The cannabinoid CBD has no psycho-active properties but has been shown in research to relieve side effects from inflammation and anxiety, to nausea. It has been used in the treatment of schizophrenia. Research shows that this compound too has anti-inflammatory and anti-cancer properties.
For example, The California Pacific Medical Research Institute looked into the use of CBD with cancer concluding that it could well be a significant and natural treatment with effect in hard-to-treat cancers. In their various studies, the researchers showed that CBD acted by blocking a gene responsible for metastases - the Id-1 gene - which is responsible for the aggressive movement of cancer cells away from a tumour site. Work has been conducted with both brain tumours and breast tumours.
Since CBD has no psycho-active properties, the research team argued that it´s use would not violate common law.
The problem is that whilst there have been over 150 peer reviewed research studies, not once has there been a serious double-blind and controlled clinical study of the type that orthodox modern medicine acknowledges. I suspect this will end. The Western world, with Government health agenies and drug companies clearly joined at both the hip and wallet will eventually be surpassed by work in other countries, entrepreneurs and patient power. Even cost considerations may encourage the reconsideration of cannabis as a cancer ´drug´.
There are already Biotech companies looking into cannabis. For example: There is one in Denver called Cannabis Science Inc claiming that numerous patients are reporting that Cannabis Science extract treatments are killing cancer cells. They have a Colorado-licensed dispensary and are pursuing Clinical Trials with the FDA.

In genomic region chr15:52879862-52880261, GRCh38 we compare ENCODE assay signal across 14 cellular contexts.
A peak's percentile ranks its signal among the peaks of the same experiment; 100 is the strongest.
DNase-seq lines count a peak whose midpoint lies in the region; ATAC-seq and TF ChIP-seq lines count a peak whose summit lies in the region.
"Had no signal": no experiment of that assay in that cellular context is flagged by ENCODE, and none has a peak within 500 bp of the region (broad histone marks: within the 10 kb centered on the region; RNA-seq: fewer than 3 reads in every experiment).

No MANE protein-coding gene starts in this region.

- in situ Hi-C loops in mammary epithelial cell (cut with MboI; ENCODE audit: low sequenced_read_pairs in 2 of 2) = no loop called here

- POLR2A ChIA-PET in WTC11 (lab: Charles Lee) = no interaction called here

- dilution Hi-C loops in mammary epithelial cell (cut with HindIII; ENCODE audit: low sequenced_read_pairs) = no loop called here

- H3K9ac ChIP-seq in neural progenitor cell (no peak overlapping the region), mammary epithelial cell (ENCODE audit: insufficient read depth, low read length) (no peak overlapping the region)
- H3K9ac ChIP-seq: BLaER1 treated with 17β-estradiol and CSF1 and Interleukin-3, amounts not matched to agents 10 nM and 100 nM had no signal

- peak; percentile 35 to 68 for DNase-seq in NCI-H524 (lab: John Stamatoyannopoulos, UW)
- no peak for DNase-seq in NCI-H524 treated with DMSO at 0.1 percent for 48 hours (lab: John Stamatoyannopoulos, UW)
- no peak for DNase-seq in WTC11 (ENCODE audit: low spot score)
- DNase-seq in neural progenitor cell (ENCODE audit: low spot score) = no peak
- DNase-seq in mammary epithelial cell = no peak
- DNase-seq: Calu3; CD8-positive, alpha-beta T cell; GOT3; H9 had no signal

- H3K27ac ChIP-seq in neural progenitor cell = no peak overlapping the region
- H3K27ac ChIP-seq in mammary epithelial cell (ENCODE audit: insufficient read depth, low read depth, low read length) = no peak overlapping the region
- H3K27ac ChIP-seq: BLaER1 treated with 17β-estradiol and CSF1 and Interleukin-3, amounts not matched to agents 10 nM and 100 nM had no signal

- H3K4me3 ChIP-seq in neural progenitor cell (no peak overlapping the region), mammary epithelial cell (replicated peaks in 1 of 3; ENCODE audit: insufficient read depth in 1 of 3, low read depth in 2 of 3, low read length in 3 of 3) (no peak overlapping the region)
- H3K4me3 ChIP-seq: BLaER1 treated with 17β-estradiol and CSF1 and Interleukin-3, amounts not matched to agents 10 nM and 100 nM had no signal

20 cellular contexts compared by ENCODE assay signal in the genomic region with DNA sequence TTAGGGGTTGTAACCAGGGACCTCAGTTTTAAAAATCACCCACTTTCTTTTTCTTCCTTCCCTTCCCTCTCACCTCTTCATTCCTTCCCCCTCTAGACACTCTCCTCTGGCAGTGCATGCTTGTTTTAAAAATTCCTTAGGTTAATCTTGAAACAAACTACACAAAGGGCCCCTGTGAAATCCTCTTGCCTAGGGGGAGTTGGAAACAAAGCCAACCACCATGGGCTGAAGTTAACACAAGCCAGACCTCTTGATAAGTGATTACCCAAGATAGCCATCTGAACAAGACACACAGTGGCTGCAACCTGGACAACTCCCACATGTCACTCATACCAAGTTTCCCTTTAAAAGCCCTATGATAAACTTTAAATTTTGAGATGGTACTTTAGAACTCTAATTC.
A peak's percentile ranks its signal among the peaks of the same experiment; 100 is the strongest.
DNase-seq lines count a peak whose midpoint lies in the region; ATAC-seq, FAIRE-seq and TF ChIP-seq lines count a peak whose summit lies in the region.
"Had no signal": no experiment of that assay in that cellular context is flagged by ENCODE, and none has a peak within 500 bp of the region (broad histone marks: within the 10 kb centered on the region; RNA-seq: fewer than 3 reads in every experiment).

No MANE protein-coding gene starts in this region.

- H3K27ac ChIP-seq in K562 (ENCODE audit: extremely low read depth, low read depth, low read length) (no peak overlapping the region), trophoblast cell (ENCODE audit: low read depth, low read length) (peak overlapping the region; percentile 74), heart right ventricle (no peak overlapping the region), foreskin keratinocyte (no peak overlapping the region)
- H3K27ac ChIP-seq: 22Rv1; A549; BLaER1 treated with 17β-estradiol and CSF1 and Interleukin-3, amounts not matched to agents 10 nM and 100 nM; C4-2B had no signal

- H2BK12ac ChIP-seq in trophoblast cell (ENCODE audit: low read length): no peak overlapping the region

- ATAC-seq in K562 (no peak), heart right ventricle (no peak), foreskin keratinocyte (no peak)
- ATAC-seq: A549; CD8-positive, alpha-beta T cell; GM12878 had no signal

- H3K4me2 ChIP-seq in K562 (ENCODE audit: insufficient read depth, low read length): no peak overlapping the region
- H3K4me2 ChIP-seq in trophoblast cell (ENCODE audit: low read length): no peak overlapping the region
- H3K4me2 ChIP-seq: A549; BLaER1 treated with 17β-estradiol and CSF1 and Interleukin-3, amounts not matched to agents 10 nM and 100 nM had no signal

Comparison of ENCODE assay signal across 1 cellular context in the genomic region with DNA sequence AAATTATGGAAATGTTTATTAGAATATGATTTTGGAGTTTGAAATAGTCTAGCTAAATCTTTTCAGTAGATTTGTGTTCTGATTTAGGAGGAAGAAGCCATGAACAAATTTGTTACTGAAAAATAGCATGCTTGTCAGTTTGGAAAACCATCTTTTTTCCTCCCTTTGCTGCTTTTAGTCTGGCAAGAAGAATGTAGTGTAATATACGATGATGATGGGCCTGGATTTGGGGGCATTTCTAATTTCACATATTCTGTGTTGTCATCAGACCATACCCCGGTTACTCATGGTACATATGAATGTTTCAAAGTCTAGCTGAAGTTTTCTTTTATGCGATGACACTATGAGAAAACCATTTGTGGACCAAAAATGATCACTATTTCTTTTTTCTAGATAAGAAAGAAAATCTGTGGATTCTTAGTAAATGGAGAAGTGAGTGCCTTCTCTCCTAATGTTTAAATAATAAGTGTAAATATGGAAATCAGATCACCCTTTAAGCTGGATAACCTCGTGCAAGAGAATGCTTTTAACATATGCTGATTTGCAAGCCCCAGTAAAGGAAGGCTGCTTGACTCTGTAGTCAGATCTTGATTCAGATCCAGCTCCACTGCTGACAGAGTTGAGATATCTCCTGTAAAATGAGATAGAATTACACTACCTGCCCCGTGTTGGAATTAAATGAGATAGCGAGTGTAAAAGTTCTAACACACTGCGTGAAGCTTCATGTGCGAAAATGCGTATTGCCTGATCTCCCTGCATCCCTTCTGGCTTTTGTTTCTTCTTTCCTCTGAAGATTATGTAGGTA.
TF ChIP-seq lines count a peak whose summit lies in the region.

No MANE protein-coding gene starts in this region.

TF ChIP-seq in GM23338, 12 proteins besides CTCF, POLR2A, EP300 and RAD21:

It is worth noting that a common finding in my research trawl on the pages of the more staid health bodies and charities was this: Research from New Zealand concludes that smoking cannabis is 20 times more dangerous to your health than smoking cigarettes. Indeed, many cancer charities, when you search for cannabis and cancer, actually dwell on this research over anything else even remotely suggesting benefit!
Cannabis oil, or hash oil, is a thick resinous oil extracted from cannabis or hemp. It is often the form in which the treatment is commonly undertaken by ´alternative practitioners´. It has a very high THC content (between 70 and 90 per cent). Originally solvents used were often inflammable but now recipes (which are common on the web) use solvents like extra virgin olive oil. (see the Cannabis Chef http://www.thecannabischef.com/content/cannabis-cooking-oil).
Some complementary and alternative therapists argue for the use of cannabis oil, especially in the treatment of skin cancers. It can however be taken orally, but it is still an illegal substance.
To say that ´there is no evidence that alternative therapies like cannabis will make an objective difference´ (as I heard one cancer ´expert´ say on TV) is both ignorant and misleading. This small review shows that there is research - indeed, a lot of it - all suggesting that cannabis could play a part in a programme to treat cancer. But it is true that there are no ´Clinical Trials´ of the type espoused by medical experts in the UK. But then, at last count, only 15 per cent of drugs commonly prescribed in the Western World were supported by such rigorous Clinical Trial evidence yet medical ´experts´ continue to recommend the other 85 per cent with gay abandon. Is this just a case of the kettle calling the pot, ´black´? (Sorry, I couldn´t resist it!)
Many alternative treatments are ignored because they cannot be patented, and thus could not generate profit for pharmaceutical companies. This may, or may not, be the case for marijuana; cannabis; or hemp. I have the feeling that it will not be long before Clinical Trials are conducted and cannabis joins a long list of treatments for cancer, not merely being simply useful in managing side-effects.